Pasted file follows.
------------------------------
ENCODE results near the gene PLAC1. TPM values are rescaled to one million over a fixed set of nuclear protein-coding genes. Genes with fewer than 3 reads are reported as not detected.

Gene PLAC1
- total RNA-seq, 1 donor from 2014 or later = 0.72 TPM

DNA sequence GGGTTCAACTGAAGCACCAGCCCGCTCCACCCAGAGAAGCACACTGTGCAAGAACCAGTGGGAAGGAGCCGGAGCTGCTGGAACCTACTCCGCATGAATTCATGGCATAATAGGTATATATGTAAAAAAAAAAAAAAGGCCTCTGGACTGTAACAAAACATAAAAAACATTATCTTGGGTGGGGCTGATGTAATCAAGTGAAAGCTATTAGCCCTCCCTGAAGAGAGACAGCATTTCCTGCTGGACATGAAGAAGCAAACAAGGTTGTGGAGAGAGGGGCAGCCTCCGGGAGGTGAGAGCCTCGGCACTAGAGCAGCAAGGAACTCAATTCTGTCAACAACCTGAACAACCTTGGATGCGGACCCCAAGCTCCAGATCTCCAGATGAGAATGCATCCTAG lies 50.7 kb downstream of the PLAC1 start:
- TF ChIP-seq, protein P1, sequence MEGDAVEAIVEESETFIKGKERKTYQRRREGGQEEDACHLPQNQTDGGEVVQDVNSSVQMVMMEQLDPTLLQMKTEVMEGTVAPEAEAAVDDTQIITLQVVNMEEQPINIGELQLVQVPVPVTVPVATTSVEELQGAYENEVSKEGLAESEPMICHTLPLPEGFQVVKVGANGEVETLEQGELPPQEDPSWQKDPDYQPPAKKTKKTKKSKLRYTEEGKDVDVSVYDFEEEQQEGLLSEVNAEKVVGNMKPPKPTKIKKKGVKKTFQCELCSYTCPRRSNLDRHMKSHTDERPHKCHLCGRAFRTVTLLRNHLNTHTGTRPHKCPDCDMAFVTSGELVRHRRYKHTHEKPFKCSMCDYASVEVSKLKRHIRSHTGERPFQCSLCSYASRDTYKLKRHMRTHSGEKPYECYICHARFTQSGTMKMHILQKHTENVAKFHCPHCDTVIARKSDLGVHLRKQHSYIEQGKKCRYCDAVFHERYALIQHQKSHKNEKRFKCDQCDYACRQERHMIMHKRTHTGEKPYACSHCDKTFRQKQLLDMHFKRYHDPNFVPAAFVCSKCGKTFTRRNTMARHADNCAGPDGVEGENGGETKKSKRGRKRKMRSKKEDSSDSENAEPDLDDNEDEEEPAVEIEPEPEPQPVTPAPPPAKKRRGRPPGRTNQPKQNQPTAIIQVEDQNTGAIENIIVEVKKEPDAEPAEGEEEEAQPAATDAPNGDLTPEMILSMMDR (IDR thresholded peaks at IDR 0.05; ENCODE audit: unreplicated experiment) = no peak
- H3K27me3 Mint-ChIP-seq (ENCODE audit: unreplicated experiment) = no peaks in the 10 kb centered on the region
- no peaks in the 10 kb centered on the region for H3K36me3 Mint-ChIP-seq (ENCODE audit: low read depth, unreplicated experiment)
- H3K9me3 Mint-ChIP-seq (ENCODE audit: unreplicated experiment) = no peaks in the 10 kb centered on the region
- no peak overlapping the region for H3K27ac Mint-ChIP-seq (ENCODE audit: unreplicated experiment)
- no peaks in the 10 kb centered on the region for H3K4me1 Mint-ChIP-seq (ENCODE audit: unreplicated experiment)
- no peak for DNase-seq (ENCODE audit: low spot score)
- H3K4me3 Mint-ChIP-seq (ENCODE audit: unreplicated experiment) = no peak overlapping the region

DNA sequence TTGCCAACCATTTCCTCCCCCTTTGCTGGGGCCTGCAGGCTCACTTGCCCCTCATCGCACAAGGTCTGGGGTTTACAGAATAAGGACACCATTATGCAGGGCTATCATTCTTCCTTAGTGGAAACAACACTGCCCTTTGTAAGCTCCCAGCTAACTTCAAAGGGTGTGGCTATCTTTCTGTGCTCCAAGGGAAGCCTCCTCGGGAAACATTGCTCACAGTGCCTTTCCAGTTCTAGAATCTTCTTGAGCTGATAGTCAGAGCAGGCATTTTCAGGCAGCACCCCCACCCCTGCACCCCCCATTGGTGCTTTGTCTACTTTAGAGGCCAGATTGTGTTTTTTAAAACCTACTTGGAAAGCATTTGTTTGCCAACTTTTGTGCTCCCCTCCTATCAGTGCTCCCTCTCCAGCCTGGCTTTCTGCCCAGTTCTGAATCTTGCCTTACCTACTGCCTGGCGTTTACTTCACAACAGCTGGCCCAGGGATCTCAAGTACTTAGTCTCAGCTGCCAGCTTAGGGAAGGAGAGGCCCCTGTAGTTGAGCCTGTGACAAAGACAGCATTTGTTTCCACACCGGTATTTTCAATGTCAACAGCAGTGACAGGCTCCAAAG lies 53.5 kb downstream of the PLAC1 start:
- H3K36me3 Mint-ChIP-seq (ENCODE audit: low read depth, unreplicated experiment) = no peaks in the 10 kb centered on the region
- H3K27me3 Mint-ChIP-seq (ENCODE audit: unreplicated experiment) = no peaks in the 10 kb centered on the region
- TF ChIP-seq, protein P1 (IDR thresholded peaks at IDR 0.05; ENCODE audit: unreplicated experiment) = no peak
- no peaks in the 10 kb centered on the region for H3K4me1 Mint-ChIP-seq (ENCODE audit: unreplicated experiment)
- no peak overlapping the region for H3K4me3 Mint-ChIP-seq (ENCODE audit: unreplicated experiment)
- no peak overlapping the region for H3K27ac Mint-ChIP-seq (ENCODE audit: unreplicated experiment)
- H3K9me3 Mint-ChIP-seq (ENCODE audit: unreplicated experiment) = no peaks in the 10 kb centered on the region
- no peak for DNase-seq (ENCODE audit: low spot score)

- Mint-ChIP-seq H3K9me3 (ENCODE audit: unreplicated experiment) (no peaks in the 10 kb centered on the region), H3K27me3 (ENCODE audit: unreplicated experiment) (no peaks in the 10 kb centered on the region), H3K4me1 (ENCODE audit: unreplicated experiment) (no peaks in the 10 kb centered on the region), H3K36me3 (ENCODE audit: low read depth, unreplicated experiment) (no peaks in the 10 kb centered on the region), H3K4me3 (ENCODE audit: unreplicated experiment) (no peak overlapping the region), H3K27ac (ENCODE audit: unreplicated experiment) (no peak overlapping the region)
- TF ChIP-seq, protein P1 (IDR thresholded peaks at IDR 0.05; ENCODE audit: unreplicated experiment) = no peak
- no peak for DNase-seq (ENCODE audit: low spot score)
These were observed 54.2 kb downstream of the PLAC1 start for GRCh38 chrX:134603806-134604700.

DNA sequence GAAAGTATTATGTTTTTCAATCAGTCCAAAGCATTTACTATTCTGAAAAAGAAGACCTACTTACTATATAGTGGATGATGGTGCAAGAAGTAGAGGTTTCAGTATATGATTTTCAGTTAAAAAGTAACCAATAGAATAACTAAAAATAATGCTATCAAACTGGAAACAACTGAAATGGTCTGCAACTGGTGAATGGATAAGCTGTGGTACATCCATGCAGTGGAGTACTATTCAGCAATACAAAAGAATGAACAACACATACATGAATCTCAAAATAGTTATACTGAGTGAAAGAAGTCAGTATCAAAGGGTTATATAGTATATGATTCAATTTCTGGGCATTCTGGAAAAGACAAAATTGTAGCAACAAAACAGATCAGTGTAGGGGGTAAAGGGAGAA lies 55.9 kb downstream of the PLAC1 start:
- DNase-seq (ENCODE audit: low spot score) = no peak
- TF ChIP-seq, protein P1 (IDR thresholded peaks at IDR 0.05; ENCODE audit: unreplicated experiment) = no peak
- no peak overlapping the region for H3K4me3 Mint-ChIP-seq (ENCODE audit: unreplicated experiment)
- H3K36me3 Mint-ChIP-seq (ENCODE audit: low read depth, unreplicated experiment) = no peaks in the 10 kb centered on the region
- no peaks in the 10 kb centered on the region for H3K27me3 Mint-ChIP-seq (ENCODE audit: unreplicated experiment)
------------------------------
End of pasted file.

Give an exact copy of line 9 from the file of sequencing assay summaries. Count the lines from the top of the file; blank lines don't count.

- no peak overlapping the region for H3K27ac Mint-ChIP-seq (ENCODE audit: unreplicated experiment)